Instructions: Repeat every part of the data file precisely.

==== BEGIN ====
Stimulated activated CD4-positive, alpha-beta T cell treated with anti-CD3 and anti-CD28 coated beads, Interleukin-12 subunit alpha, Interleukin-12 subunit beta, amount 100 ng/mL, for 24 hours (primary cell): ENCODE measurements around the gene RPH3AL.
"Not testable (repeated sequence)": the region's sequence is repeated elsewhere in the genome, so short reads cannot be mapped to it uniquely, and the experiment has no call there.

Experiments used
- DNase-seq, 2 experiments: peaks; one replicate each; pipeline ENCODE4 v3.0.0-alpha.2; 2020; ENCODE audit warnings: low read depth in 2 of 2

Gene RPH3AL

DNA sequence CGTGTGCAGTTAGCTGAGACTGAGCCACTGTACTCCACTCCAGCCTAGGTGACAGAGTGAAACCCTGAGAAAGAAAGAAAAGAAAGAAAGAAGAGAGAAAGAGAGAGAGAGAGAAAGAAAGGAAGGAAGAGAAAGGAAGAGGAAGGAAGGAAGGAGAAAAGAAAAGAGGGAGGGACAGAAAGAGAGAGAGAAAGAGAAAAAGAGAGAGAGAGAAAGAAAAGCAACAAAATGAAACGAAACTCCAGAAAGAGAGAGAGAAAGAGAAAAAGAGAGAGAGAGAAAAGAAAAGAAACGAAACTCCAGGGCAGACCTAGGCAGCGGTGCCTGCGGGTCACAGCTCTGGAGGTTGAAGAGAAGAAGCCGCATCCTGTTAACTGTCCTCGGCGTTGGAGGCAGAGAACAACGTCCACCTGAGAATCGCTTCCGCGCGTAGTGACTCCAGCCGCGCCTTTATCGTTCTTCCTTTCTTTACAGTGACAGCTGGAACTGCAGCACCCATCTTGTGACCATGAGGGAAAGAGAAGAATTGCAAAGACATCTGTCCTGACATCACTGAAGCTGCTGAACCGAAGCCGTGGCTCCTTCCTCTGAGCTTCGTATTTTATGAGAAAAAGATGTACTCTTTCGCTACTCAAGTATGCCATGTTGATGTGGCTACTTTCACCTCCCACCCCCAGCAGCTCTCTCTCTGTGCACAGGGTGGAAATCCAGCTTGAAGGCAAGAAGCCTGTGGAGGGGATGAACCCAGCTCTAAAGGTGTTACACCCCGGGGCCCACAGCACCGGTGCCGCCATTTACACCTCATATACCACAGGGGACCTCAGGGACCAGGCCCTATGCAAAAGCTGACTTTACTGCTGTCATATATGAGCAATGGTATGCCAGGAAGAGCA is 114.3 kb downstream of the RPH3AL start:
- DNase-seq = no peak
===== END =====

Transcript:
Stimulated activated CD4-positive, alpha-beta T cell treated with anti-CD3 and anti-CD28 coated beads, Interleukin-12 subunit alpha, Interleukin-12 subunit beta, amount 100 ng/mL, for 24 hours (primary cell): ENCODE measurements around the gene RPH3AL.
"Not testable (repeated sequence)": the region's sequence is repeated elsewhere in the genome, so short reads cannot be mapped to it uniquely, and the experiment has no call there.

Experiments used
- DNase-seq, 2 experiments: peaks; one replicate each; pipeline ENCODE4 v3.0.0-alpha.2; 2020; ENCODE audit warnings: low read depth in 2 of 2

Gene RPH3AL

DNA sequence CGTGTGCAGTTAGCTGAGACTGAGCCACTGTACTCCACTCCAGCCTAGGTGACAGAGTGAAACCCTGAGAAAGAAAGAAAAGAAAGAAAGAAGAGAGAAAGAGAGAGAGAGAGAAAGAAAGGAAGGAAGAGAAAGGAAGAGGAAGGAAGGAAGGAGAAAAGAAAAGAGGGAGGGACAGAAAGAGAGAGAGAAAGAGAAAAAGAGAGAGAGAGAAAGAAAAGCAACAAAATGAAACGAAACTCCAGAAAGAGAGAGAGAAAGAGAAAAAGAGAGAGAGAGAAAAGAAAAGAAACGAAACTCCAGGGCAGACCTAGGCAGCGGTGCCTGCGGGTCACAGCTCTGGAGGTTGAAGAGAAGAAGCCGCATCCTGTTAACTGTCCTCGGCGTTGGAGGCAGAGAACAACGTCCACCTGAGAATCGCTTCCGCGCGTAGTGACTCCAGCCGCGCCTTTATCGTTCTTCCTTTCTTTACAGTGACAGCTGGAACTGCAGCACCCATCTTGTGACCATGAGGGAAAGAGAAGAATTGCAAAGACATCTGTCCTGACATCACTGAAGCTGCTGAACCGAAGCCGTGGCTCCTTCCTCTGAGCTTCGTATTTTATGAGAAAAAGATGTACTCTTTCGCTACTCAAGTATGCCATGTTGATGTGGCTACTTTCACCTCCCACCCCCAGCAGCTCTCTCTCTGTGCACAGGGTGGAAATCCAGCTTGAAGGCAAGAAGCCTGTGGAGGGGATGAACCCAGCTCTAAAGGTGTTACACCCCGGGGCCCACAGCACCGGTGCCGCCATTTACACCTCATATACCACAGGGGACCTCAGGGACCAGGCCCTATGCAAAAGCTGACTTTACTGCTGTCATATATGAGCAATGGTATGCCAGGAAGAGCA is 114.3 kb downstream of the RPH3AL start:
- DNase-seq = no peak